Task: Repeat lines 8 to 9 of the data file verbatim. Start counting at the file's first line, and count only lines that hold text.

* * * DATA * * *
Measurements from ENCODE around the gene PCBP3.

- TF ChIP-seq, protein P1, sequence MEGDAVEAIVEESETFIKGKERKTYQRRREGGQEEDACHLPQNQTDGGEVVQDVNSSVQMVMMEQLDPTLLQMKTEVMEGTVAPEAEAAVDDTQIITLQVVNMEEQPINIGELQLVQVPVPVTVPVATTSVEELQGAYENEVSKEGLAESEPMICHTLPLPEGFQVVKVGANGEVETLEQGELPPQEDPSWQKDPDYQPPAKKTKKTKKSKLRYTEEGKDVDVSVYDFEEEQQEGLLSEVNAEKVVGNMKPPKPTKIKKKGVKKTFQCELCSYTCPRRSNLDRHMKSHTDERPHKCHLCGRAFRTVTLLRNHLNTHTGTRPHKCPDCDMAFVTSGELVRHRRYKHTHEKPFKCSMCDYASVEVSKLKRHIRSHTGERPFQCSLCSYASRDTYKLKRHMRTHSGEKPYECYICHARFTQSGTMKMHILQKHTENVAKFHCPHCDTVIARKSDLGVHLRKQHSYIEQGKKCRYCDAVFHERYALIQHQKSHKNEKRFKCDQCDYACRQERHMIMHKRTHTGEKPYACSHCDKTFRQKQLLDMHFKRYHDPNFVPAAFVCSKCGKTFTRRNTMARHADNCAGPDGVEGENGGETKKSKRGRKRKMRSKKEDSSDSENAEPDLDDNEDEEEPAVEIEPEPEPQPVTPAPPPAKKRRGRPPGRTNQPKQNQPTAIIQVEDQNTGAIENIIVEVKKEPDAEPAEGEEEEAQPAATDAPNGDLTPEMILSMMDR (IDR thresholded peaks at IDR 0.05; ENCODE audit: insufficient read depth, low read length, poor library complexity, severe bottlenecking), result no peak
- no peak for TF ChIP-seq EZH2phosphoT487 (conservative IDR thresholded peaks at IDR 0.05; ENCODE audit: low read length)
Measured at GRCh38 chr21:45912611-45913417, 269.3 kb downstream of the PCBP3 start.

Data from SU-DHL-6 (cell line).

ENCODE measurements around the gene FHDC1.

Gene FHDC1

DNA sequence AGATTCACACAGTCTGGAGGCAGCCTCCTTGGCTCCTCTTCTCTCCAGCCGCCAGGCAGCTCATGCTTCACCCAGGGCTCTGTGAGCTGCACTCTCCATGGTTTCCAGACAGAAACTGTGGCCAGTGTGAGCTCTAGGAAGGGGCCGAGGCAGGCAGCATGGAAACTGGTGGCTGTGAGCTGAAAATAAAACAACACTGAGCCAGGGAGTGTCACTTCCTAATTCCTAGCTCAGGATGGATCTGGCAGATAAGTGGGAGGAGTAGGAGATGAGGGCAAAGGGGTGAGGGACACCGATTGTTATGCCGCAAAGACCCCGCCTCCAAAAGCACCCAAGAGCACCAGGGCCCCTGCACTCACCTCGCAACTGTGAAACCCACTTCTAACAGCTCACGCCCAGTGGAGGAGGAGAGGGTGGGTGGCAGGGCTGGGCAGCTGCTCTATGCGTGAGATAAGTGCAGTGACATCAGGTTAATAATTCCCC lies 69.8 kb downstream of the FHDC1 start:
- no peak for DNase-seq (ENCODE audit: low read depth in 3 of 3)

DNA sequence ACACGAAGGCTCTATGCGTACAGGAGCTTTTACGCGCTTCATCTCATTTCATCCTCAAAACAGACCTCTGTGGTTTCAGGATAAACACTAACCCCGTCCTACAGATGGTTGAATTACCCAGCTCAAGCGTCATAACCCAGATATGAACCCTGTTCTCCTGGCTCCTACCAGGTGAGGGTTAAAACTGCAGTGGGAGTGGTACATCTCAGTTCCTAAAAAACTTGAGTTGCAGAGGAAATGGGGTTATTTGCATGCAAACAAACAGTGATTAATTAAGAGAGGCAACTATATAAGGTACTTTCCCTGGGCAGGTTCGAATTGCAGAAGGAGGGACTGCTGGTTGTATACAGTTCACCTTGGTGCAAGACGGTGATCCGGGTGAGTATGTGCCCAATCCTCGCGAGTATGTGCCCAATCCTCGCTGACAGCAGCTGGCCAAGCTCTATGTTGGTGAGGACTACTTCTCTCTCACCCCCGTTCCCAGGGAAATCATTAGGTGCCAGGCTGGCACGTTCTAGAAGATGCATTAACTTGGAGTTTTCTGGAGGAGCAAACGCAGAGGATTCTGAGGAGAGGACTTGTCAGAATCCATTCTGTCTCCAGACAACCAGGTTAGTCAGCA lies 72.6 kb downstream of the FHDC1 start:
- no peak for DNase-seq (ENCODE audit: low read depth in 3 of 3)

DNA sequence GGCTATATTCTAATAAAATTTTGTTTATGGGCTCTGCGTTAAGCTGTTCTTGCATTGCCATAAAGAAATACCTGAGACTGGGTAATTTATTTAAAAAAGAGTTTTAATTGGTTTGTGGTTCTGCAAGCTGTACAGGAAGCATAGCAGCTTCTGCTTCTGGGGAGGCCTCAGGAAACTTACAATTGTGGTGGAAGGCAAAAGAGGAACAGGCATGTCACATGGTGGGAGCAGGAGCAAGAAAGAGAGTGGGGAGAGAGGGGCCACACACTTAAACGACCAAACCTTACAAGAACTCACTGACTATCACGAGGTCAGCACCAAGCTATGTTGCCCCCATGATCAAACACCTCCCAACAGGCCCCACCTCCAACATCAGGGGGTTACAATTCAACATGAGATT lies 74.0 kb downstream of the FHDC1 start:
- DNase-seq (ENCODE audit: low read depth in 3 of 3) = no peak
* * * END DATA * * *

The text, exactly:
DNA sequence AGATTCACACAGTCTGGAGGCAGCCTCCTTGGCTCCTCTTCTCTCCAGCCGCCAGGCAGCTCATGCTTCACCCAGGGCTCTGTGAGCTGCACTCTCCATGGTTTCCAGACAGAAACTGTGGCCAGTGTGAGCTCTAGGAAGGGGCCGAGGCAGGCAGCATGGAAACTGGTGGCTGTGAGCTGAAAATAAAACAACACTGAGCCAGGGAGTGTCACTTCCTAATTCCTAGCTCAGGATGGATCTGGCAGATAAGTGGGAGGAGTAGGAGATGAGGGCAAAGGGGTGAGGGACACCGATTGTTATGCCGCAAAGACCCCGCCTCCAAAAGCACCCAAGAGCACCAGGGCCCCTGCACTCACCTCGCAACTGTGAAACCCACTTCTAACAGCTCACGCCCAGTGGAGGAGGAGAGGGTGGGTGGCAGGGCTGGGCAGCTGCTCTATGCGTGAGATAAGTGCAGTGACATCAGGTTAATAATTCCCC lies 69.8 kb downstream of the FHDC1 start:
- no peak for DNase-seq (ENCODE audit: low read depth in 3 of 3)